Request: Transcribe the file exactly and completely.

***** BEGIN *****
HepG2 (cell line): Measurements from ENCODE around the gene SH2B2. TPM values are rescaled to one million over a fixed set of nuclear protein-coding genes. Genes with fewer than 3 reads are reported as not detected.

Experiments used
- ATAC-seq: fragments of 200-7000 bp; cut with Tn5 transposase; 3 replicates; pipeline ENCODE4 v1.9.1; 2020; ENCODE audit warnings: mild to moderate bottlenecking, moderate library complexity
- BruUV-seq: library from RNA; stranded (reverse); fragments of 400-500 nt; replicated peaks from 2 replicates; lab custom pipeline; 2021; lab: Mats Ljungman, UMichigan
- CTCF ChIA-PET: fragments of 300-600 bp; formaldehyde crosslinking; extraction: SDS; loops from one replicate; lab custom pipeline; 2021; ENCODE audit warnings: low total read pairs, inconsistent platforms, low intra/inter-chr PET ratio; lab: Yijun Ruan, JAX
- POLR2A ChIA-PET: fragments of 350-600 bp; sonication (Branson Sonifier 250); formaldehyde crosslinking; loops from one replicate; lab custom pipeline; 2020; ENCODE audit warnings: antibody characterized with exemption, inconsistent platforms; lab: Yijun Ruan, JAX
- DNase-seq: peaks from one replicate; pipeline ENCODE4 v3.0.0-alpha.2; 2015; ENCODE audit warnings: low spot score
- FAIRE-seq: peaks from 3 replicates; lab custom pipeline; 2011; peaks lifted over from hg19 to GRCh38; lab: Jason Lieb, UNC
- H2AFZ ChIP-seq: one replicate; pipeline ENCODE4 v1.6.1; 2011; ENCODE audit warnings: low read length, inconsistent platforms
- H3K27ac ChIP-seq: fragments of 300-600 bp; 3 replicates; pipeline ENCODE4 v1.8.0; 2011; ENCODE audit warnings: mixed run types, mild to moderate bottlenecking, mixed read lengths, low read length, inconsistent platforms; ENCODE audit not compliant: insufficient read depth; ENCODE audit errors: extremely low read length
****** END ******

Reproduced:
HepG2 (cell line): Measurements from ENCODE around the gene SH2B2. TPM values are rescaled to one million over a fixed set of nuclear protein-coding genes. Genes with fewer than 3 reads are reported as not detected.

Experiments used
- ATAC-seq: fragments of 200-7000 bp; cut with Tn5 transposase; 3 replicates; pipeline ENCODE4 v1.9.1; 2020; ENCODE audit warnings: mild to moderate bottlenecking, moderate library complexity
- BruUV-seq: library from RNA; stranded (reverse); fragments of 400-500 nt; replicated peaks from 2 replicates; lab custom pipeline; 2021; lab: Mats Ljungman, UMichigan
- CTCF ChIA-PET: fragments of 300-600 bp; formaldehyde crosslinking; extraction: SDS; loops from one replicate; lab custom pipeline; 2021; ENCODE audit warnings: low total read pairs, inconsistent platforms, low intra/inter-chr PET ratio; lab: Yijun Ruan, JAX
- POLR2A ChIA-PET: fragments of 350-600 bp; sonication (Branson Sonifier 250); formaldehyde crosslinking; loops from one replicate; lab custom pipeline; 2020; ENCODE audit warnings: antibody characterized with exemption, inconsistent platforms; lab: Yijun Ruan, JAX
- DNase-seq: peaks from one replicate; pipeline ENCODE4 v3.0.0-alpha.2; 2015; ENCODE audit warnings: low spot score
- FAIRE-seq: peaks from 3 replicates; lab custom pipeline; 2011; peaks lifted over from hg19 to GRCh38; lab: Jason Lieb, UNC
- H2AFZ ChIP-seq: one replicate; pipeline ENCODE4 v1.6.1; 2011; ENCODE audit warnings: low read length, inconsistent platforms
- H3K27ac ChIP-seq: fragments of 300-600 bp; 3 replicates; pipeline ENCODE4 v1.8.0; 2011; ENCODE audit warnings: mixed run types, mild to moderate bottlenecking, mixed read lengths, low read length, inconsistent platforms; ENCODE audit not compliant: insufficient read depth; ENCODE audit errors: extremely low read length